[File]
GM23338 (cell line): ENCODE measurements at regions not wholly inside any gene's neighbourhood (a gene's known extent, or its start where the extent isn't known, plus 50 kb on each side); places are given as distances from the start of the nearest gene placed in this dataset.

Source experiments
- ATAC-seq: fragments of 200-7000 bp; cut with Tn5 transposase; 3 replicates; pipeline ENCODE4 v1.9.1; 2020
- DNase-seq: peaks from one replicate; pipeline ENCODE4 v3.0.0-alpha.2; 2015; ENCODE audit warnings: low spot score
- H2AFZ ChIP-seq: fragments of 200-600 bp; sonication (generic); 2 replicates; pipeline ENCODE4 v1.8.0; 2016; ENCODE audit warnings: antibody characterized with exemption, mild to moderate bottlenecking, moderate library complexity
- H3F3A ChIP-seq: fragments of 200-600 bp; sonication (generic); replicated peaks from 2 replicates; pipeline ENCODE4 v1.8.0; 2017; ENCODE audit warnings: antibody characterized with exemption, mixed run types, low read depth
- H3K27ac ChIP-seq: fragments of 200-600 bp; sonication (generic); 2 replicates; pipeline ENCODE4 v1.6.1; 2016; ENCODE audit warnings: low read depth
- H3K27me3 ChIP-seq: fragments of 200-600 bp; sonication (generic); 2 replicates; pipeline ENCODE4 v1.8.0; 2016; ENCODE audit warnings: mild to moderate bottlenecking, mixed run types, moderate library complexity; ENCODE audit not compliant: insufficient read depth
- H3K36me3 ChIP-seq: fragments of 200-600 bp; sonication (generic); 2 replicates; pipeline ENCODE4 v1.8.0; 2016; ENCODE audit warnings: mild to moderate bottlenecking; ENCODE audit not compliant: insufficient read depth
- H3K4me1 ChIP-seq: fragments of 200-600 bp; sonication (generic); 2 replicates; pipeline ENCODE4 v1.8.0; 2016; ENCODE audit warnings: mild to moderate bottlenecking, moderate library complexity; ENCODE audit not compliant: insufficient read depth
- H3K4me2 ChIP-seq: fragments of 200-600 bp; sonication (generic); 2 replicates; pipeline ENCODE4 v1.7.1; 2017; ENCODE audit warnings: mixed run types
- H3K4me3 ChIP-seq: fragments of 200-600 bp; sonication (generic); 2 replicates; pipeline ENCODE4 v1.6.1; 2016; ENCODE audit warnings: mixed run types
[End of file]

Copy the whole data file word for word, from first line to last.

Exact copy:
GM23338 (cell line): ENCODE measurements at regions not wholly inside any gene's neighbourhood (a gene's known extent, or its start where the extent isn't known, plus 50 kb on each side); places are given as distances from the start of the nearest gene placed in this dataset.

Source experiments
- ATAC-seq: fragments of 200-7000 bp; cut with Tn5 transposase; 3 replicates; pipeline ENCODE4 v1.9.1; 2020
- DNase-seq: peaks from one replicate; pipeline ENCODE4 v3.0.0-alpha.2; 2015; ENCODE audit warnings: low spot score
- H2AFZ ChIP-seq: fragments of 200-600 bp; sonication (generic); 2 replicates; pipeline ENCODE4 v1.8.0; 2016; ENCODE audit warnings: antibody characterized with exemption, mild to moderate bottlenecking, moderate library complexity
- H3F3A ChIP-seq: fragments of 200-600 bp; sonication (generic); replicated peaks from 2 replicates; pipeline ENCODE4 v1.8.0; 2017; ENCODE audit warnings: antibody characterized with exemption, mixed run types, low read depth
- H3K27ac ChIP-seq: fragments of 200-600 bp; sonication (generic); 2 replicates; pipeline ENCODE4 v1.6.1; 2016; ENCODE audit warnings: low read depth
- H3K27me3 ChIP-seq: fragments of 200-600 bp; sonication (generic); 2 replicates; pipeline ENCODE4 v1.8.0; 2016; ENCODE audit warnings: mild to moderate bottlenecking, mixed run types, moderate library complexity; ENCODE audit not compliant: insufficient read depth
- H3K36me3 ChIP-seq: fragments of 200-600 bp; sonication (generic); 2 replicates; pipeline ENCODE4 v1.8.0; 2016; ENCODE audit warnings: mild to moderate bottlenecking; ENCODE audit not compliant: insufficient read depth
- H3K4me1 ChIP-seq: fragments of 200-600 bp; sonication (generic); 2 replicates; pipeline ENCODE4 v1.8.0; 2016; ENCODE audit warnings: mild to moderate bottlenecking, moderate library complexity; ENCODE audit not compliant: insufficient read depth
- H3K4me2 ChIP-seq: fragments of 200-600 bp; sonication (generic); 2 replicates; pipeline ENCODE4 v1.7.1; 2017; ENCODE audit warnings: mixed run types
- H3K4me3 ChIP-seq: fragments of 200-600 bp; sonication (generic); 2 replicates; pipeline ENCODE4 v1.6.1; 2016; ENCODE audit warnings: mixed run types